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Belmont County Cracker Plant Indefinitely Delayed Again, Casting Doubt on Project's Viability

The Dilles Bottom site will remain vacant for the foreseeable future. Photo by Ted Auch, FracTracker Alliance, April 2019.

Thai petrochemical giant PTT Global Chemical (PTTGC) announced this morning that it will again be indefinitely delaying a final investment decision (FID) on the ethane cracker plant proposed for construction in Dilles Bottom, Ohio. In an interview with the Bangkok Post, PTTGC chief executive Kongkrapan Intarajang cited a need to “trim down development costs” and “find a new business partner.” The announcement marks the latest delay in a years-long series of reevaluations, extensions, and missed deadlines.

Two of PTTGC’s former partners, Japan’s Marubeni Corporation and Korea’s Daelim Chemical, abandoned the petrochemical project due to economic concerns, casting doubt on the company’s new efforts to secure financial support. And stiff market headwinds continue to hamper the ethane cracker’s viability: according to the Institute for Energy Economics and Financial Analysis (IEEFA), an ongoing global plastics and oil supply glut has slashed market prices by nearly 50% since the project’s initial proposal, driving forecasted profit margins well below investment targets.

"The economics do not make sense, which is why PTTGCA has not gone forward," Kathy Hipple, professor of finance at Bard College and former IEEFA financial analyst, said during a recent forum hosted by the Ohio River Valley Institute.

If constructed, the complex would ‘crack’ feedstock from fracked gas into ethylene, a component of single-use plastic manufacturing. The process would release hundreds of tons of hazardous airborne pollutants into local communities, potentially causing or exacerbating an array of short- and long-term health problems among nearby residents.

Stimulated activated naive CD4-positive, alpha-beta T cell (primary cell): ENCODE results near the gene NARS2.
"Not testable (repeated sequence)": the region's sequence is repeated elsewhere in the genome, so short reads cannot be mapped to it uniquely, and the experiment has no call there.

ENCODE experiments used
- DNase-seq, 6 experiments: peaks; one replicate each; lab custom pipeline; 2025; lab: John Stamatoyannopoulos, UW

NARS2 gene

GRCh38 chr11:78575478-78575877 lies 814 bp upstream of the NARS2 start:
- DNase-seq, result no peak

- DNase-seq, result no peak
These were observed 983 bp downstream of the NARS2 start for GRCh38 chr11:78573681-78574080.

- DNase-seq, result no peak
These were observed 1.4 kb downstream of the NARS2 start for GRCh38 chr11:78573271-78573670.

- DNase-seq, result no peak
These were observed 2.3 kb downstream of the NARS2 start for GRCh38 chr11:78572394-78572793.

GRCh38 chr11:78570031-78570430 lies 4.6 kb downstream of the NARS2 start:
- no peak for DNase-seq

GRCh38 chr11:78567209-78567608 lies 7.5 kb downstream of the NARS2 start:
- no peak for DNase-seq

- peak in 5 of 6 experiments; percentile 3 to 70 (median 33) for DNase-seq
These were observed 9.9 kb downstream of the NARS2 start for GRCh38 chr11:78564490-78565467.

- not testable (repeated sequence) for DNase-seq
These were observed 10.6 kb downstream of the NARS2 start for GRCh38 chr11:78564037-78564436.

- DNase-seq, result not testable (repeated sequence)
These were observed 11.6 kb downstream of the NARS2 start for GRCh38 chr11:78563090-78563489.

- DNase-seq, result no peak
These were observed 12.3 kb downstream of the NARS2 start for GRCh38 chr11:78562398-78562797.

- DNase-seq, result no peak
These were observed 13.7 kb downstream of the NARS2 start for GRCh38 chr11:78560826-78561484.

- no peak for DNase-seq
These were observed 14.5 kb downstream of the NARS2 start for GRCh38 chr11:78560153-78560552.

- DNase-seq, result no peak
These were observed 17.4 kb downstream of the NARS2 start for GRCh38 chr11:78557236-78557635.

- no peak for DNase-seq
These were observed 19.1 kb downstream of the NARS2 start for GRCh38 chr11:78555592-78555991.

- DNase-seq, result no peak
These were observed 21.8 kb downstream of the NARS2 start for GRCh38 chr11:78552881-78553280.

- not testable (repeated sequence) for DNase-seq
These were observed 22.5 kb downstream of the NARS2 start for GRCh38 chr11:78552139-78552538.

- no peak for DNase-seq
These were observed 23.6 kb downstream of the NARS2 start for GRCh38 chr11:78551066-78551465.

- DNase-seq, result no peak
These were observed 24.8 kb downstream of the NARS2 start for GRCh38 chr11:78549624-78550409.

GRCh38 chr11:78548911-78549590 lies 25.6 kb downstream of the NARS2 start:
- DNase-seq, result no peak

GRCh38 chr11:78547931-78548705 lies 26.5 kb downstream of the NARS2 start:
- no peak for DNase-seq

"This dirty, dangerous cracker plant would threaten the health of our air, water, climate, and communities and only lead to more fracking here in Ohio,” said Shelly Corbin, a Campaign Representative with the Sierra Club's Beyond Dirty Fuels campaign. “As this most recent delay shows, the PTTGC project is a risky bet for investors and a losing proposition for Ohioans. The taxpayers of Ohio should demand their representatives not waste another dime on this doomed cracker plant and invest instead in clean, sustainable projects.”

Despite the financial uncertainty surrounding the project, state and regional development organizations continue to sink public resources into courting PTT Global Chemical’s business. JobsOhio, the private economic development arm of the state of Ohio, has already invested $70 million in public funds on developing the Dilles Bottom site. Local residents are left with no economic benefit from the investment already made in the location, which could be better developed with a cleaner, more sustainable and financially viable alternative industries for a diversified economy not tied to fossil fuels.

Concerned Ohio River Residents and its partners see this announcement as yet another indication that we need to plan our own future, steering away from foreign investors who care nothing about the detrimental health impacts imposed upon local residents by a major polluter like an ethane cracker plant.

CORR invites all local residents, elected officials and decision-makers to join them in crafting a better vision for the valley that will improve public health, preserve the region's beauty and environment and bring long-term economic prosperity.

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